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War, Media, & Representations

War, Media, & Representations

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War, Media, & Representations

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  1. War, Media, & Representations C. Michael Elavsky Week 6

  2. History and representations “Those who do not learn from history are doomed to repeat it” George Santayana The Life of Reason (1905)

  3. Bringing It All Back Home (1) • ASKING QUESTIONS and CONNECTING THE DOTS • “We tell ourselves what we need to. Stories that hide what we can’t bear to know. To make sense of what we’ve done. A truth to believe in. To hide in. A black and white world. Right and wrong. No questions. No gray. ….. It was kill or be killed. They weren’t human. • • Weingartner, James J., Trophies of War: U.S. Troops and the Mutilation of Japanese War Dead, 1941-1945 , Pacific Historical Review, 61:1 (1992:Feb.) p.53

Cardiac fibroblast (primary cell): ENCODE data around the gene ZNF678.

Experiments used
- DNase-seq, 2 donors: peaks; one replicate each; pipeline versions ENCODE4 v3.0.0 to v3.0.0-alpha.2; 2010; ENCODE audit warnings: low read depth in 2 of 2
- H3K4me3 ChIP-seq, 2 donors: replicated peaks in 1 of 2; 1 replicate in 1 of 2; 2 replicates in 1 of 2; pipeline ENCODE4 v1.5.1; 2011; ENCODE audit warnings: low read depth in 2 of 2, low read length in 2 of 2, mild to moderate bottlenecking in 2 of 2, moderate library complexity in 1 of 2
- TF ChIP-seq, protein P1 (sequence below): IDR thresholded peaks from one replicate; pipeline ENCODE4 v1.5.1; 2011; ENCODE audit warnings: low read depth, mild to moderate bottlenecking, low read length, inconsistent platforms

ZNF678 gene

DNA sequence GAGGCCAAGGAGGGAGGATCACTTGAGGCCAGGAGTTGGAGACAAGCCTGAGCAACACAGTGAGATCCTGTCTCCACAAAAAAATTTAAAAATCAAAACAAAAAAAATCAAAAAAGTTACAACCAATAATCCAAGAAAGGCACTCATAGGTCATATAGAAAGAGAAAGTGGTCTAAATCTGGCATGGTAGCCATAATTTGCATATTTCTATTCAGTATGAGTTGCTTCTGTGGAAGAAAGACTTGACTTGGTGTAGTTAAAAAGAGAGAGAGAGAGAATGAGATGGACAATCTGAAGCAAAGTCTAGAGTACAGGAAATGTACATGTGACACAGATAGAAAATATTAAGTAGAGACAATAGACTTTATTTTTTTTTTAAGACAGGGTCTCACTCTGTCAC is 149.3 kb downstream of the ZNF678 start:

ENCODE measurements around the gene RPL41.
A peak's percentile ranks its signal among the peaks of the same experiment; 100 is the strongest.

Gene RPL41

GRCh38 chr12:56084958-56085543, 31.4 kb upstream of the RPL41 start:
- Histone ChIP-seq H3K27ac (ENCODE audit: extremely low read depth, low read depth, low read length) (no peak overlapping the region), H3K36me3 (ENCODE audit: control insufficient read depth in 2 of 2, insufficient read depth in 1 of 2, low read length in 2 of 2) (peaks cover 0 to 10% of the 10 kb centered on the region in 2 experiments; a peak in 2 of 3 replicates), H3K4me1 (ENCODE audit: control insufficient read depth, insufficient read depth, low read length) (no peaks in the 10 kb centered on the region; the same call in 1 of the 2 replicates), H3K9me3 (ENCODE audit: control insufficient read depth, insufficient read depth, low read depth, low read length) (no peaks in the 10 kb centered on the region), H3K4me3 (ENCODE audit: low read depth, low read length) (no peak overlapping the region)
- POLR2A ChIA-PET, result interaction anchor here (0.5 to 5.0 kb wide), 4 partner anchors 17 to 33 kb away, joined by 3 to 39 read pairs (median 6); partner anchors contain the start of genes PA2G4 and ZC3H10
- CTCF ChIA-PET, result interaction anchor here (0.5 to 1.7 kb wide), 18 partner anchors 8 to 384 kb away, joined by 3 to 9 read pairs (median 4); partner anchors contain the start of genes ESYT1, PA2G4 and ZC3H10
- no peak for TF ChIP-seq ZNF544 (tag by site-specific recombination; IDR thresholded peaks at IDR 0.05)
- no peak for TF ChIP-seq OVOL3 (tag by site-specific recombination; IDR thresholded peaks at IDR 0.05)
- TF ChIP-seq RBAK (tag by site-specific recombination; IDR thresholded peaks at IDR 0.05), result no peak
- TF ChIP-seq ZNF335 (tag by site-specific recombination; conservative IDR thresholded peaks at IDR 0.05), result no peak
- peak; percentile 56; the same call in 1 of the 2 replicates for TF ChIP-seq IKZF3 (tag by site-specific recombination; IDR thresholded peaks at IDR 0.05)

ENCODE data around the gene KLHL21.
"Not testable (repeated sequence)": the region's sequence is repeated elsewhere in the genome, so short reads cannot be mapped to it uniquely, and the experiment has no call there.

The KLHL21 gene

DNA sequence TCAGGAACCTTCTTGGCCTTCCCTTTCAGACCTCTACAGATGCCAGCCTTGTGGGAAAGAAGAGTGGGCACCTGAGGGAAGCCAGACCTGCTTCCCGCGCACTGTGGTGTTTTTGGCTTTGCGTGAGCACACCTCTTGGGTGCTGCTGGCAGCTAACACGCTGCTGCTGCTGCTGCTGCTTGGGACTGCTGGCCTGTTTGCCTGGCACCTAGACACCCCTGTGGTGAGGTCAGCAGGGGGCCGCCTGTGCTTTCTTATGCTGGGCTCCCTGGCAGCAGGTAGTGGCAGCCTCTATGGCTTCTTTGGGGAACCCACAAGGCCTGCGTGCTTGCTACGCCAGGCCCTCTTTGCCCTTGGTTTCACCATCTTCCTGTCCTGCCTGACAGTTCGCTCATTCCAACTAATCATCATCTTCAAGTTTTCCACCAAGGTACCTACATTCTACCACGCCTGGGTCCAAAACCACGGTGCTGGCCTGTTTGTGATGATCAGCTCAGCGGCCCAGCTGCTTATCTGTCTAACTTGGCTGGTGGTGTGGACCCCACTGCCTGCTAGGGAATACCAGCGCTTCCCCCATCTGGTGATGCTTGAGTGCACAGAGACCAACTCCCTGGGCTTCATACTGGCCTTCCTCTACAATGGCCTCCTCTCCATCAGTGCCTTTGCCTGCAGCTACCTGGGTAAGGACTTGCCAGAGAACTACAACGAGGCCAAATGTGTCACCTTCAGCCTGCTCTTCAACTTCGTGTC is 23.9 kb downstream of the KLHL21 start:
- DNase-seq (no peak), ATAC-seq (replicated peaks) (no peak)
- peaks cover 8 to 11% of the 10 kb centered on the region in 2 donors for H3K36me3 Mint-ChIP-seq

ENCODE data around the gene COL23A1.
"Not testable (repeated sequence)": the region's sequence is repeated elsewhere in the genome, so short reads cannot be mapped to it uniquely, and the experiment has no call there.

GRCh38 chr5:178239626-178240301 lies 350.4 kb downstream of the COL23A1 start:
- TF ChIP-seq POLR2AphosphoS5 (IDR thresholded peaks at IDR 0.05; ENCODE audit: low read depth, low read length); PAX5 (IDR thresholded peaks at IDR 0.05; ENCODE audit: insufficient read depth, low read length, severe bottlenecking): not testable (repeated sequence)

4. The Military and the MediaProchnau, W. (2005). In Overholser, G. and Hall J. K. (Eds.) The Press. Oxford: Oxford University Press. pp.310-331. • The difficult relationship between the US media and the US military across history • Struggle of the press for access vs. the struggle for the government to maintain security/control • How changes in technology have increased the impact of reporting on war and the military’s strategies to counteract these developments • Packaging wars is a natural function of governments; the unpackaging of them a natural function of the media • A paradox: the press and military joust to maintain democracy and its practices; war brings this paradox and its contradictions into stark relief • Since history underscores the war-like nature of the US, and the changing nature of war itself, it is all the more necessary that the media remain vigilant in its role as a check to governmental power and its interests in fomenting new conflicts • • •